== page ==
When it comes to social media marketing, everyone’s gotta start somewhere. Maybe you launched a Facebook page when you first started your business, and it’s gotten to the point where—through consistent content updates—you’ve developed a loyal social following. Now, you’re ready to expand onto other platforms—taking on Twitter, Pinterest, Instagram, or some combination of new social networks.
This is good and right thinking. You can effectively use your following on one social platform to build up a readership on another social network, and amplify your brand’s online presence. This isn’t necessarily easy, though—and just because you were successful on one social channel, that doesn’t guarantee you’ll be successful on others.
Doing What Works
The first step, of course, is research. See what’s worked for you in the past, on your current social channels. Look back on your analytics to see which posts reached the most people and got the most clicks—and which ones fell flat. There may be certain topics or kinds of content that just don’t jibe with your brand or appeal to your users.
At the same time, though, it’s important to understand the differences in social channels—and to realize that what works on one may not translate well to the others. Facebook, Pinterest, and Instagram are all extremely visual, while Twitter is somewhat less so. Twitter and LinkedIn users may be more solidly within the B2B sphere, whereas your Facebook fans are more likely to be end consumers. Understanding these differences requires you to read up on the new social channel you’re employing, and to think strategically about where you can continue your existing methodologies—and where you may need to experiment.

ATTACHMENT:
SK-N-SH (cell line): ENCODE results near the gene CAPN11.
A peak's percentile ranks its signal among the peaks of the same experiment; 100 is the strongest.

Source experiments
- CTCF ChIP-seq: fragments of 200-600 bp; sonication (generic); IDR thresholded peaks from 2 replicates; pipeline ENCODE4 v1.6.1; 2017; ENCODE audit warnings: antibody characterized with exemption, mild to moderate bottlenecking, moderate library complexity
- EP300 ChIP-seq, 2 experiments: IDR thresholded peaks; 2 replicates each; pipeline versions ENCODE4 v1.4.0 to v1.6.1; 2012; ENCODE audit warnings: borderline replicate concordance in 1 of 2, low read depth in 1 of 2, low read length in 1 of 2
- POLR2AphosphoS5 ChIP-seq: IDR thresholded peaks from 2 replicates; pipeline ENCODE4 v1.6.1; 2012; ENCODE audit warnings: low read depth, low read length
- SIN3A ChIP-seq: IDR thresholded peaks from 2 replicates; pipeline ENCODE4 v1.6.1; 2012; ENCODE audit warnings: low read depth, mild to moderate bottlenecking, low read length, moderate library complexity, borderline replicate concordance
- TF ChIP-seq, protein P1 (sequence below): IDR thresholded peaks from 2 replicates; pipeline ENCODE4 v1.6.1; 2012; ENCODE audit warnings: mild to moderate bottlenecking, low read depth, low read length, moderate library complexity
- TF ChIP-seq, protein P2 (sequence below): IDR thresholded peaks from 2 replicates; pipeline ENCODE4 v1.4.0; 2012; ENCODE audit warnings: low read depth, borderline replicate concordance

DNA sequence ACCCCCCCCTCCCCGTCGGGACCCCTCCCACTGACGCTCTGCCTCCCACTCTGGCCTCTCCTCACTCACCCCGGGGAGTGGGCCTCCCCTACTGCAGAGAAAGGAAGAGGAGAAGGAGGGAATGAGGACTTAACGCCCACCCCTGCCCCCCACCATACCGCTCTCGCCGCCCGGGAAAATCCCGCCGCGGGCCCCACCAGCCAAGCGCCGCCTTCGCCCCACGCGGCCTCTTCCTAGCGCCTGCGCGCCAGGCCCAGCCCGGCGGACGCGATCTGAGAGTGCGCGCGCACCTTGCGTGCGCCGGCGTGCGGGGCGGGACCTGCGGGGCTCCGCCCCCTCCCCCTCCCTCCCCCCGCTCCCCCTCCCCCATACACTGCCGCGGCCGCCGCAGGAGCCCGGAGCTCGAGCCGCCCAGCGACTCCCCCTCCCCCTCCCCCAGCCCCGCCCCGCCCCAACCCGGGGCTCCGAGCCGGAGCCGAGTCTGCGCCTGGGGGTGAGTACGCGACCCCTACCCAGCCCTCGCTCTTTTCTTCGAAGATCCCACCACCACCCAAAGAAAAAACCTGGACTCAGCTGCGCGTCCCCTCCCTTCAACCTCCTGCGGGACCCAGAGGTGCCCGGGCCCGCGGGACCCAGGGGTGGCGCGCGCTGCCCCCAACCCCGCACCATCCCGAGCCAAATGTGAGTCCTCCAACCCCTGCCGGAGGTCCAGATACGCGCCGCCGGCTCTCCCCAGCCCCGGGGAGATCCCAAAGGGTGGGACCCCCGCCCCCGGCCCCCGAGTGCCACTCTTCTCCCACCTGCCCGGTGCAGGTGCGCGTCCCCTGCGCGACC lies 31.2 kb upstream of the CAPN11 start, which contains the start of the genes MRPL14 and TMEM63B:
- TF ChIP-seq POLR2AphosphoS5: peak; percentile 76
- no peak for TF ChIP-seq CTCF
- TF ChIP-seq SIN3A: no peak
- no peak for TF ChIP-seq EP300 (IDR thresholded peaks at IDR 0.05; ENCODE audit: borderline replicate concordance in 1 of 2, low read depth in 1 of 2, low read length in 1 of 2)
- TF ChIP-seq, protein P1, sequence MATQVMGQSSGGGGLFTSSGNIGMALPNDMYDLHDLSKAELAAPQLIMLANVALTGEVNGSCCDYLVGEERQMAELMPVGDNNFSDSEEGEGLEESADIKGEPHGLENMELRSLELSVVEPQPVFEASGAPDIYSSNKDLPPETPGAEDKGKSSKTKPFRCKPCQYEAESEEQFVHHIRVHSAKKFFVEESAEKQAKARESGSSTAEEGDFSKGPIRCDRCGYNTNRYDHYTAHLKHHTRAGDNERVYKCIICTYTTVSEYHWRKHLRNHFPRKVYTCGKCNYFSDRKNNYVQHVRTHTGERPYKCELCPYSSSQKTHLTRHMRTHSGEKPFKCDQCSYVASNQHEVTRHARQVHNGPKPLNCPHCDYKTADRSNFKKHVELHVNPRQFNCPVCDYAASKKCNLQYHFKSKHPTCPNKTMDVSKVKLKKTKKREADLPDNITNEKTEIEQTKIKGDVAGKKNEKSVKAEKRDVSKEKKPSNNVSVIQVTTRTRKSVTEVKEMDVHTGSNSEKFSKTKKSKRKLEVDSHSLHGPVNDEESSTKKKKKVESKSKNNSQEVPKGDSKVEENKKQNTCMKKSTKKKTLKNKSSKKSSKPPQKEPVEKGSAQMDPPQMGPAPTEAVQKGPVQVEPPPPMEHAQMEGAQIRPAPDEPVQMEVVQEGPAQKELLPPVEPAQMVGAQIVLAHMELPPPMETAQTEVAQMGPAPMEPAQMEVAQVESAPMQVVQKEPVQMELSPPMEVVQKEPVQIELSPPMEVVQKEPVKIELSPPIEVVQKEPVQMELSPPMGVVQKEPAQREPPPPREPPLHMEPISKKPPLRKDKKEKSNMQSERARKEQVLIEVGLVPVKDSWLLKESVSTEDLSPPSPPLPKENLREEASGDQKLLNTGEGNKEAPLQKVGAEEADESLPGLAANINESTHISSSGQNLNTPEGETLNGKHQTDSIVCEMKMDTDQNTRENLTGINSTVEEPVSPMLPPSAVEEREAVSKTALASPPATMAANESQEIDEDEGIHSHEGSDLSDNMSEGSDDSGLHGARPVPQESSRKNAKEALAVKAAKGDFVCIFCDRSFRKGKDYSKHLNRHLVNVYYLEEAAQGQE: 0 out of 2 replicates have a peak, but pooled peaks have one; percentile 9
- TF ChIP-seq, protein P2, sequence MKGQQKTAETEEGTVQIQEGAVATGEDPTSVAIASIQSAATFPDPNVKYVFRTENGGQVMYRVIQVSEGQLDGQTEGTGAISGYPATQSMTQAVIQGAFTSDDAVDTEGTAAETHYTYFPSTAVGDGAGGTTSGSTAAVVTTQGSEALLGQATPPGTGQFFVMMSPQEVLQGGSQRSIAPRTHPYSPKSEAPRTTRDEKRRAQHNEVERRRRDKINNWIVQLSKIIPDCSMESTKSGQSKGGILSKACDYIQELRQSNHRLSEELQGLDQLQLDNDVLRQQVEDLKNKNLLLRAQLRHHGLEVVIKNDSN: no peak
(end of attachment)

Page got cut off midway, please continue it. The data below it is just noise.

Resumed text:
Planning Your Presence
Of course, you’ll need to make sure your new social platform is included on your editorial calendar, and that you’re updating it consistently. Crucially, you can’t just repeat content from one platform, assuming it will work well on the other. If you’re repeating the exact same content then there’s no reason for anyone to follow you on both channels, so you’re limiting your user base on each of them.
Your planning process should also encompass some goal-setting. So you’ve done well on Facebook—but by what standard? Likes, clicks, website sales, brand loyalty? Do you expect to succeed on Twitter by these same standards—or do you have different goals in mind? Is there a whole new audience you’re trying to reach? Why, exactly, do you want to branch out onto a new social platform? Use these questions to help guide you in your strategizing, and in your new content creation.
Once your new platform goes live, of course, you’ll want to make sure you promote it to your existing social media fans. Build up a few posts of really snappy, original content—something different than what you’ve used on other social networks—then invite your current followers and fans to meet you on this new network. If you make it clear that you’re offering fresh value—not just the same old thing—then you may very well retain them in the long run.
Clearly, then, expanding your social media presence means expanding your content creation. That’s a tall order—but Grammar Chic, Inc. can help. Contact us today to learn how: Call 803-831-7444, or visit http://www.grammarchic.net.